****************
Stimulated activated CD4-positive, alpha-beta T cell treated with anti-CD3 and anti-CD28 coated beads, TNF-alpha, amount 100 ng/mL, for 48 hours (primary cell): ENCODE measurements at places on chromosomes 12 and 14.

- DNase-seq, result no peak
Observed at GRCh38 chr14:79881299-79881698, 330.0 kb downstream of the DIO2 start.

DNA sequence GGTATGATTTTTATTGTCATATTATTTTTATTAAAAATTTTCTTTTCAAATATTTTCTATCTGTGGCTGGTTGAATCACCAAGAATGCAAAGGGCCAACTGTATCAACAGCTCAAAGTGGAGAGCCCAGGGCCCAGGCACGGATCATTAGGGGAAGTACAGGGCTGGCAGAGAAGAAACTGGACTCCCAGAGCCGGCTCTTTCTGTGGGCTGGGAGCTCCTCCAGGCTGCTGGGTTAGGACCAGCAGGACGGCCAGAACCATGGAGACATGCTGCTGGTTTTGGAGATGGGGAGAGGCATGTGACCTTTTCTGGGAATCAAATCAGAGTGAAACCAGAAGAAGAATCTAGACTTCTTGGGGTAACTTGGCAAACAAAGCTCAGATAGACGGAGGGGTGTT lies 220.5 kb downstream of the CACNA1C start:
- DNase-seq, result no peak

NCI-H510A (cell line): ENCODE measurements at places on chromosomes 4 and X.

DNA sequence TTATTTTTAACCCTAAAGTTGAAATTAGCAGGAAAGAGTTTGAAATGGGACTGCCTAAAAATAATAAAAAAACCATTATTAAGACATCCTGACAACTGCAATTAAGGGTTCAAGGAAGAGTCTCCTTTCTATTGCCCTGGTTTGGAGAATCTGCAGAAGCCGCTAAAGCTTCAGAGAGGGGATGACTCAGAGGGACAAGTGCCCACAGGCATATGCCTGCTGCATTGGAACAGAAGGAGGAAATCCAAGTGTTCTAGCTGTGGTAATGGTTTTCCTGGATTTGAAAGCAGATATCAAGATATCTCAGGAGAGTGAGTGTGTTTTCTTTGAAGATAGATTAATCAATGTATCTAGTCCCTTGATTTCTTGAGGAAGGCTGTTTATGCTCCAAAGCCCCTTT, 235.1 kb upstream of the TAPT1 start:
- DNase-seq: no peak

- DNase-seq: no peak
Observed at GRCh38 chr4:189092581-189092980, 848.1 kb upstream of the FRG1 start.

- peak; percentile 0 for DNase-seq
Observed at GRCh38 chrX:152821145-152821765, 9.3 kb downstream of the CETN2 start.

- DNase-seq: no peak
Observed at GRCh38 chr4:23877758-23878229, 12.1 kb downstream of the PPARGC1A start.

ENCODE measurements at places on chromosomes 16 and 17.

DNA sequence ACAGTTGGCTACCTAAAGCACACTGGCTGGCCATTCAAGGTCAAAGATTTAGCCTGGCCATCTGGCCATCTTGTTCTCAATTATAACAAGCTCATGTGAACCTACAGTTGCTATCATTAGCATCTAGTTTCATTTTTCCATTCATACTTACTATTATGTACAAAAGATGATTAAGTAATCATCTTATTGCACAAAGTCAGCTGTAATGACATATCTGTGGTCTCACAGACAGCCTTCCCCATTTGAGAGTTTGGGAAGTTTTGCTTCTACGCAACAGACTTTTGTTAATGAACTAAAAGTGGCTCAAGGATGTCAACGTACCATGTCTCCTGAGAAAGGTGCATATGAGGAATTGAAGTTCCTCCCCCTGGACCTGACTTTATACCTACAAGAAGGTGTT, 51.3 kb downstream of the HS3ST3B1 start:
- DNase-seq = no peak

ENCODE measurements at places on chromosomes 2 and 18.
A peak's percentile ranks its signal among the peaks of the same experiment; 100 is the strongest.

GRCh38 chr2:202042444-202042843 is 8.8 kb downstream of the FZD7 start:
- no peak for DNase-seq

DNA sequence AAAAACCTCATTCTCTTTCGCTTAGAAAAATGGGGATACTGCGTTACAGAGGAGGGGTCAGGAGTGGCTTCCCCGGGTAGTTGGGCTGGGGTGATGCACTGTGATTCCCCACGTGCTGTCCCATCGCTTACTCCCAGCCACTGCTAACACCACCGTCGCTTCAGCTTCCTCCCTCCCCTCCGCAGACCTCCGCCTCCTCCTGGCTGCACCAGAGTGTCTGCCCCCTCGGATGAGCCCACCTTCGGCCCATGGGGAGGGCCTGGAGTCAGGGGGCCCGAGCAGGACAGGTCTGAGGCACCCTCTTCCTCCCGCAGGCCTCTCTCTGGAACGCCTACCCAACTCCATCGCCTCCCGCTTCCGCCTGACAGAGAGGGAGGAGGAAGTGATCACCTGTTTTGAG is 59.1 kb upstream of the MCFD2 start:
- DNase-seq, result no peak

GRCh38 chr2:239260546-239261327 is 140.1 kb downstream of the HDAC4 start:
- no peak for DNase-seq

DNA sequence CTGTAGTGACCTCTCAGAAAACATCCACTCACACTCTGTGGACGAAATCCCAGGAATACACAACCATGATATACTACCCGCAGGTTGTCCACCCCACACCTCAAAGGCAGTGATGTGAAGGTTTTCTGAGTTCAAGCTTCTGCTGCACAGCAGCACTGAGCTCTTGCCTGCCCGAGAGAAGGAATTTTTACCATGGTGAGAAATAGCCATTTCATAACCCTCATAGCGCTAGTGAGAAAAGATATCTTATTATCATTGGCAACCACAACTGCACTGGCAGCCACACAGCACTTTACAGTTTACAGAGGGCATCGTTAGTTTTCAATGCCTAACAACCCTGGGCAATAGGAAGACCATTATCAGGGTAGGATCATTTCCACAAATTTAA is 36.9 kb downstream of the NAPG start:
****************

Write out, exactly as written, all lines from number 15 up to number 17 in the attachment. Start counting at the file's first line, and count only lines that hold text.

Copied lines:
ENCODE measurements at places on chromosomes 16 and 17.

DNA sequence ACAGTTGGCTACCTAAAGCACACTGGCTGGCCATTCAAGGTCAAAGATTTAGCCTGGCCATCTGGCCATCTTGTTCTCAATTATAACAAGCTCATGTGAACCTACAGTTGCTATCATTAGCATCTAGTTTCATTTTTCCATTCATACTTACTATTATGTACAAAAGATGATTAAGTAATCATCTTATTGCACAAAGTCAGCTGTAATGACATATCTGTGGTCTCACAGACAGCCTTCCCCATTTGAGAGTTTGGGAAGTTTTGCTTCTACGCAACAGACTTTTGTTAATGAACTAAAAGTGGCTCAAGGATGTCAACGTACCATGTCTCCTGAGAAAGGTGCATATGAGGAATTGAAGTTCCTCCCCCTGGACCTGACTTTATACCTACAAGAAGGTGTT, 51.3 kb downstream of the HS3ST3B1 start:
- DNase-seq = no peak